Remember that time we predicted that Wall Street might have used robo-signed documents to sue consumers for uncollected debts, even though they were up to date on their credit card payments? Well, it turns out we were right or at least it looks that way at the moment.
This week, the Office of the Comptroller of the Currency (OCC) launched a full investigation into the methods Chase used to process delinquent credit card debt over the last two years. American Banker, the source that first reported the suspicious happenings at JPMorgan Chase, broke the news on Tuesday in the first of a series of articles set to explore how delinquent credit card payments have fallen victim to the same scandal that struck the foreclosure industry.
The trouble all started two years ago, when several of Chases debt collection lawsuits were thrown out of state courts due to faulty, sometimes fraudulent paperwork. After it became apparent that some sort of shortcuts were being taken in Chases back office, the OCC ordered the financial giant to stop suing customers for delinquent accounts until it got itself sorted out. Then things got interesting. Instead of freezing their collection division, Chase decided to shut it down completely. This raised suspicion that the banks debt-collecting woes werent limited to a few missed credit card payments. In turn, financial experts began to suspect that robo-signing might be going on.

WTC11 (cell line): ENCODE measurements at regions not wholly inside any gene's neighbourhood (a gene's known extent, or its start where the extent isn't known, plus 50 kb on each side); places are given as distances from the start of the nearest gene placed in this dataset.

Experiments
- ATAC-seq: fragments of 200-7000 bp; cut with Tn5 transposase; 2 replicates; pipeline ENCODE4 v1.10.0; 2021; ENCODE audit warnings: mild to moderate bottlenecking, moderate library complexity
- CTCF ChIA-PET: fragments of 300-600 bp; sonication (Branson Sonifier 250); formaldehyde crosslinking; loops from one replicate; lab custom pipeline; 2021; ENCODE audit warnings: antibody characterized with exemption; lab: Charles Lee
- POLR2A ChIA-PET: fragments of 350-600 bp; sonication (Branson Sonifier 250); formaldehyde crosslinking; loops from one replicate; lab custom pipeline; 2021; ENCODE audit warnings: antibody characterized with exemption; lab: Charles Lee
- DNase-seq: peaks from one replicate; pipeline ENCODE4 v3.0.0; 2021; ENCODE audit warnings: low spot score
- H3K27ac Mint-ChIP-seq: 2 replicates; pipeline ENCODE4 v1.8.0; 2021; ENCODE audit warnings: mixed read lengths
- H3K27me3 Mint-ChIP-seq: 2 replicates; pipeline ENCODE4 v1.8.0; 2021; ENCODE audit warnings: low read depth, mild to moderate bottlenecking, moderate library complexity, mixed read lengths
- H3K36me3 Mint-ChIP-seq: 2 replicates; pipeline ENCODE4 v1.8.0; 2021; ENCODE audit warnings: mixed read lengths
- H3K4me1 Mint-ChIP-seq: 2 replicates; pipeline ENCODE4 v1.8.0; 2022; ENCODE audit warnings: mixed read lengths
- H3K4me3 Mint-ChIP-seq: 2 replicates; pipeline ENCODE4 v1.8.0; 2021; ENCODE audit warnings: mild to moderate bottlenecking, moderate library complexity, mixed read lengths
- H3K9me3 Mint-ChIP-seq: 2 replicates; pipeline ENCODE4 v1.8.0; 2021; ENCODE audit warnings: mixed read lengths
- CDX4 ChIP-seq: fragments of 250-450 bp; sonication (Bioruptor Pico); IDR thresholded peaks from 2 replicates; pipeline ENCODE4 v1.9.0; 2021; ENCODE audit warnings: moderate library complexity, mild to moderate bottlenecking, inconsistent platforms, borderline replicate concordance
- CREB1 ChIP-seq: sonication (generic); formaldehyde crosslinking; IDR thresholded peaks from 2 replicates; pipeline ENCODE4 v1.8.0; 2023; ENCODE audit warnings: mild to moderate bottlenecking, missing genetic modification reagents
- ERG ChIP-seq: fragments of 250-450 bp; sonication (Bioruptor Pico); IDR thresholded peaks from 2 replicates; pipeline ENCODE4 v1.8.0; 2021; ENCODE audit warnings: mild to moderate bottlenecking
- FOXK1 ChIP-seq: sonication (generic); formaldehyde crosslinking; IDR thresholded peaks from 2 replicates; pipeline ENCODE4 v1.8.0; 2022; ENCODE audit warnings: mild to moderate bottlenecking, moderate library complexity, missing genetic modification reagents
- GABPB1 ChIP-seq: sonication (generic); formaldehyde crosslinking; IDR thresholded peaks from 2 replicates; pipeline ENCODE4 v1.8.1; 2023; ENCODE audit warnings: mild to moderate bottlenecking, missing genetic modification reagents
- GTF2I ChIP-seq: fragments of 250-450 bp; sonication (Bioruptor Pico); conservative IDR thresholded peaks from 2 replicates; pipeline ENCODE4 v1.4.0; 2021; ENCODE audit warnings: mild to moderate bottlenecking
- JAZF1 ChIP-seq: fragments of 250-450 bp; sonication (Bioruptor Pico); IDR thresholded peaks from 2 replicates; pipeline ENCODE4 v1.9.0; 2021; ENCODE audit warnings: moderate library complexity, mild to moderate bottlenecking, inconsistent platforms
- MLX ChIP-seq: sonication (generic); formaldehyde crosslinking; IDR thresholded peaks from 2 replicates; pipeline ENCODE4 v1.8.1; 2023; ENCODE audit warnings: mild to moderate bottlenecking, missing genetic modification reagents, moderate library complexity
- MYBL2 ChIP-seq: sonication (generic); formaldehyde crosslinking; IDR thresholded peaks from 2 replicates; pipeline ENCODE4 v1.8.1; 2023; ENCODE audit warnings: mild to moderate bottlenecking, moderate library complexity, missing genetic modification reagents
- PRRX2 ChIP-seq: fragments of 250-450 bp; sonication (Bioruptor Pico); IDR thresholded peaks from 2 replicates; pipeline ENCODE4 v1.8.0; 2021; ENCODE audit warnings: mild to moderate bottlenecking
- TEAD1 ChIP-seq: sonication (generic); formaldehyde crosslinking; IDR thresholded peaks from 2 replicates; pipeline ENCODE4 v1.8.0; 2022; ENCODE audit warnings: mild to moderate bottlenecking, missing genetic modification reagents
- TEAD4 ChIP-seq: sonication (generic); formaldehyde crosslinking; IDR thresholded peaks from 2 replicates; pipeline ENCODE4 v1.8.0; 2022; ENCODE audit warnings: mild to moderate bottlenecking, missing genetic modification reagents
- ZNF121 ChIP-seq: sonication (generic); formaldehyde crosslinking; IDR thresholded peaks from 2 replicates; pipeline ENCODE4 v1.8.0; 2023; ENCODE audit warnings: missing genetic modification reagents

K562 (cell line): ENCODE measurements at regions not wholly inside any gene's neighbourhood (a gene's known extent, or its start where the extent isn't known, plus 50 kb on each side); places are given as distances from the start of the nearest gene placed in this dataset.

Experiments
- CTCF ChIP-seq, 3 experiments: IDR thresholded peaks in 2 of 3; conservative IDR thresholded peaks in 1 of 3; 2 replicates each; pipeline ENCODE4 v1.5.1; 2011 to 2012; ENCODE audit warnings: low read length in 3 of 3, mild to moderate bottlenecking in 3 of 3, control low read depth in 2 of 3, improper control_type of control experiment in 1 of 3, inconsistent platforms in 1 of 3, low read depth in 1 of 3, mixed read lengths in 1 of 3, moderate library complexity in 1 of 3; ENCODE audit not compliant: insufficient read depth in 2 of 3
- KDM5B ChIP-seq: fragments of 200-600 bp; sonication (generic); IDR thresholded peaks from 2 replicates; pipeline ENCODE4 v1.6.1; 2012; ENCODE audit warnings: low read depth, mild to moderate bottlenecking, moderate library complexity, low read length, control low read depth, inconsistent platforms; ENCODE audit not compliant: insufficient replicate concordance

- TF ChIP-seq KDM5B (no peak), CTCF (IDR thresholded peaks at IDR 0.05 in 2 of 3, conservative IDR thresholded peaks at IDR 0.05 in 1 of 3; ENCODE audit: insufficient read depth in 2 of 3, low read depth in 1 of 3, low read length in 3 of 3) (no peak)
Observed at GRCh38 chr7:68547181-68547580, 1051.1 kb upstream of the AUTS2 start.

Robo-signing, if you arent in the know, is the practice of using a single bank employee to sign thousands of legal documents regarding delinquent accounts without allowing that person to verify the contents first. Its similar to the way robots are used to perform one menial task on an assembly line. While this method of authentication turbocharges the collection process, its also incredibly illegal which is why the foreclosure industry got in so much trouble when their banks were caught doing it.
This presents a problem for Chase, because now reports are pouring in from numerous current and former Chase employees verifying that robo-signing indeed went on in their offices. American Banker interviewed seven of them for their article and found that everyone said the same things that former debt division overseer Howard Hardin did: We did not verify a single [affidavit] We were told [by superiors] Were in a hurry. Go ahead and sign them. Further investigations into the case have revealed that Chase manipulated faulty computer systems, employed unreliable outhouse attorneys and smudged records in order to maximize their margins.
As a result, the OCC is in position to open Pandoras box on Wall Street. Not only does this scandal call into question the billions of dollars that Chase collected from its debt-ridden customers before the news broke, it suggests that the corruption could be industry-wide as was the case with foreclosures. While we wont know just how deep the rabbit hole goes until the OCC wraps up its investigation, you can be sure that things are going to be shaken up in the financial sector in the near future.